I still feel dazed after watching The White Tiger a few nights ago, and nothing should have surprised me. I knew for a start that it wasn’t about tigers – I’d read the book.
I read the book first, many years ago, not long after it won the Man Booker Prize in 2008, and I remember the impression it made on me. I loved it, and was shaken by it. Last week I met The White Tiger again on Netflix, where it had been released in January this year. It leapt out at me from the screen exactly as I’d imagined it.
The tale follows a servant, Balram Halwai, who is trapped by personal circumstances that mirror, and result from, the corruption that surrounds his family on all levels.
Balram is played by Adarsh Gourav who has never been cast in such a high profile lead before, and he fits it like a key in a lock. He does not dominate the screen but is always there, the diffident servant, able to get close to others and to observe them without being noticed. He takes us inside the lives that surround him, and shows us his own hope, subservience, desperation and finally, when faced with dismissal, the ruthless fury he uses to free himself, and to force his way through to the top.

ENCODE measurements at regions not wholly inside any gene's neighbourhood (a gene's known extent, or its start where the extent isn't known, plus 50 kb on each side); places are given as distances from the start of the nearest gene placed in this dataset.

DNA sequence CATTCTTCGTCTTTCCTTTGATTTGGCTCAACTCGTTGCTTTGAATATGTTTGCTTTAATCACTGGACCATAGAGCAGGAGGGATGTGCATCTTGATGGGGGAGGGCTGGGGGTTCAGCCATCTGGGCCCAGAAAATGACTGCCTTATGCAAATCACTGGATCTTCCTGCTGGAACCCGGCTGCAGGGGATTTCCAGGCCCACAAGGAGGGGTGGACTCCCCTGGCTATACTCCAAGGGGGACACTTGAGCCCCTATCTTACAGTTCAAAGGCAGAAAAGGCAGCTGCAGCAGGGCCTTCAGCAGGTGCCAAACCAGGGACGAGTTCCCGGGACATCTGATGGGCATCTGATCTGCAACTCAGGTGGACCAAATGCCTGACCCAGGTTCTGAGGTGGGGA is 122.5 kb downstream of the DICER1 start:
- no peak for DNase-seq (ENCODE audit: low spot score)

The director of the film is American-Iranian, Ramin Bahrani. His great friendship with the author goes back a long way. In fact Aravind Adiga dedicated the book – The White Tiger – to him. This, perhaps, explains the understanding that is clearly there between the film and the text. In an interview I saw, where Bahrani was questioned by Oliver Stone, he said that his own father had been raised in a village, in similar circumstances to those shown in The White Tiger. These connections must be why the “rooster coop” felt so real to me, and meant that I could believe what erupted out of the inequality and corruption.
The film also takes a look at modern American sensitivities to the master/servant relationship, and suggests, through Balram observing his master, that the comfortable, guilt-racked white man is a ‘lamb’. This idea then builds towards the thought that the road may now be open for “the yellow man and the brown man”. Or is it only the rare – “the creature that gets born only once every generation” – that truly breaks free?
It certainly made me think, and so did the final bone that The White Tiger gave me to chew on:
“For the poor there are only two ways to get to the top – crime or politics. Is it like that in your country too?”
I loved the film – the cast, the pace, and how true it is to the book. I hope you’ll get a chance to see it. I should also add that I know little about India.
Copyright Georgie Knaggs & The Phraser 2021